But Black's story starts out sloppily. Morgan Kingsley is called in to exorcise an illegal demon from its host, a little girl. It's an ugly, risky procedure, because often the host ends up irreparably brain damaged. When Morgan arrives at the police station where the possessed kid is being held in a special containment cell, she immediately gives the detective in charge a tongue-lashing for poor procedure, such as the fact none of his staff is wearing proper gloves. An illegal demon can jump hosts by the merest touch, we're told. But hang on...where are Morgan's gloves? Why, if this demon is so dangerous, does she blithely waltz into this containment cell wearing only...let me find it...ah-ha..."a pair of tight low-rise jeans with a clingy sweater and a pair of kick-ass pointy-toed boots"? You'd think she'd have the exorcist equivalent of a hazmat suit the way she dresses down the cops for their own lack of protective gear. And if this demon is so dangerous it requires a containment cell that Morgan has to pass two checkpoints to get into, why the hell do the cops let the little girl's parents hang out in there?

Oh dear. Bad bad bad opening, Jenna. And worse that the whole subsequent plot seems to require this glaring plot flaw to get itself going. Yes, as you might have surmised, Morgan is unwittingly touched by the demon right before the girl is exorcised. But to Morgan's surprise, she isn't possessed. It isn't until she returns home to Philly that she learns the true reason: there's already a demon inside her of whose presence she's heretofore been entirely unaware. He calls himself Lugh, is devastatingly studly, and informs her (in her dreams, of course) that he's a VIP in the demon world — just how VI Morgan will soon learn — and that a nasty power play is underway that could see the bad demons, the ones who want simply to enslave humanity, gain the upper hand.

Just how high the stakes are comes home to Morgan when she suddenly finds her best friend turned her most vicious enemy, herself framed for murder, and various anonymous parties trying their best to kill her by unsubtle means. Black, happily, keeps this bit believable by having Lugh help Morgan out of her worst scrapes. We aren't treated to the inane, bad-action-movie spectacle of hopelessly incompetent villians who always let our heroine escape through convenient bungling. Morgan herself is rash and quick-tempered, and if left to her own devices wouldn't likely survive a day. In the end, it's only through the help of a good-demon-possessed cop, Adam, and his boyfriend Dominic that Morgan can find just what's up with Lugh, who's trying to kill them both, and why. The problem is, Adam hates her guts as much as anyone. Sometimes a girl can't catch a break.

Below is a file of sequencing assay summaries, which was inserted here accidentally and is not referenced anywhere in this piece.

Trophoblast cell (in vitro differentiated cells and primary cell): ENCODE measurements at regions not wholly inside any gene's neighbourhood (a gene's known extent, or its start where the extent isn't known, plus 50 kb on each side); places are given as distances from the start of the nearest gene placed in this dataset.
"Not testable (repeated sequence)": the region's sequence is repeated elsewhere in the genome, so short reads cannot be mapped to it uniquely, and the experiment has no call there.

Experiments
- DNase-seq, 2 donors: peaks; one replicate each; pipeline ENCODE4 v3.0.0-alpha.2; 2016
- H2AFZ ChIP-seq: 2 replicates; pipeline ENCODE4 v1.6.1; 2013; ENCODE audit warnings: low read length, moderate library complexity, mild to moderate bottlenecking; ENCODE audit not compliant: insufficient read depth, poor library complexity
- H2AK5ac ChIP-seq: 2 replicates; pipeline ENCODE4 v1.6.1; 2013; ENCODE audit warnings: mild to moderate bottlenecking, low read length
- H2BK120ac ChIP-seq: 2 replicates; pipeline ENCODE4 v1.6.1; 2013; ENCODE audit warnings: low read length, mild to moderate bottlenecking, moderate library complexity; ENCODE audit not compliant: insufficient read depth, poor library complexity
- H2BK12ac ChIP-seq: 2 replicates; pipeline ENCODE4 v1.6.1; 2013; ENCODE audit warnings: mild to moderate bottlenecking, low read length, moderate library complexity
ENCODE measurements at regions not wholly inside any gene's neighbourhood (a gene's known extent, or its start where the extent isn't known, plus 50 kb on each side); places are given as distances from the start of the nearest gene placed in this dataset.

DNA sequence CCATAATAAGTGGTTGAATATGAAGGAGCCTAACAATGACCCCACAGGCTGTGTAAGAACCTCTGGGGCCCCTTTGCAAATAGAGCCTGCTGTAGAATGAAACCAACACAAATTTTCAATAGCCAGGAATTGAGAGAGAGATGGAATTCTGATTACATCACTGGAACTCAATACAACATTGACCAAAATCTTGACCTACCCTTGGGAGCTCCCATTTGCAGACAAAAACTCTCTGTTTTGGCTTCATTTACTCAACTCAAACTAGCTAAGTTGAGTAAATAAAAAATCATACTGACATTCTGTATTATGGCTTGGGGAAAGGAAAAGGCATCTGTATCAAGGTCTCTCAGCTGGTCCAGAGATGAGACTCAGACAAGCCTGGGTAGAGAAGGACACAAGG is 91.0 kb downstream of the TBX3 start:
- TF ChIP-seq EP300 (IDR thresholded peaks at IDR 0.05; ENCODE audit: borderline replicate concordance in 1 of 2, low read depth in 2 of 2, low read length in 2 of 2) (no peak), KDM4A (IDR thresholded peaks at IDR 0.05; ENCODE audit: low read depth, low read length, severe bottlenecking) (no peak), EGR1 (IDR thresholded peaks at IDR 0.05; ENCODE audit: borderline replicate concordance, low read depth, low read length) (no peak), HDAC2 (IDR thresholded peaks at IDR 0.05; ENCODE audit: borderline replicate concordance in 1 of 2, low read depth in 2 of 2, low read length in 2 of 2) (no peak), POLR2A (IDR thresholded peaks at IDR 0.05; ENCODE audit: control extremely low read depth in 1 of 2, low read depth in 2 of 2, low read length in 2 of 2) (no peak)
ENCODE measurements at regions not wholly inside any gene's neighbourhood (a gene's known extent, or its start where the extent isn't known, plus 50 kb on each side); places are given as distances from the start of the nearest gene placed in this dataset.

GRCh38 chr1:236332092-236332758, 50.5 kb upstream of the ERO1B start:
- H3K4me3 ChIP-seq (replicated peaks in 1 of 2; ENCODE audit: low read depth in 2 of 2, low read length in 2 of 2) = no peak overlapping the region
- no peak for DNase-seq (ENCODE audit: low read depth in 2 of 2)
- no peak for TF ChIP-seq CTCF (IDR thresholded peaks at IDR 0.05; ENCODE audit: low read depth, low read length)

No, Black doesn't hesitate to put her heroine through the proverbial wringer over and over again, even when she's already well-wrung. This gives the book some terrific tension and keeps the pacing energized. The Devil Inside eventually packs in sufficient suspense and entertainment value that I was willing to forgive the first-chapter plotting faux pas, as well as the rather excessive scenes of gay S&M that fill the latter half of the book, which read like nothing so much as Black's attempt to out-Laurell Ms. Hamilton. If you're the kind of reader already enamored of all these urban noir fantasies, and the synopsis of this one makes it sound like you'd really like it regardless, then you most certainly will. If you tend to be bugged by the little gaffes I've listed, you'll be less impressed. My three-star bottom line represents a compromise between my enjoyment of the story's fast pace and imaginative take on the supernatural, and my frustration with those elements of her storytelling where Black could clearly use improvement. The thing is, The Devil Inside leaves me confident she will improve, and I'll be looking forward to the second volume, which I hope will offer more demon-fighting and, maybe, not so much sodomy. Unless Morgan gets to play. Hey, we all have our kinks!

Followed by The Devil You Know.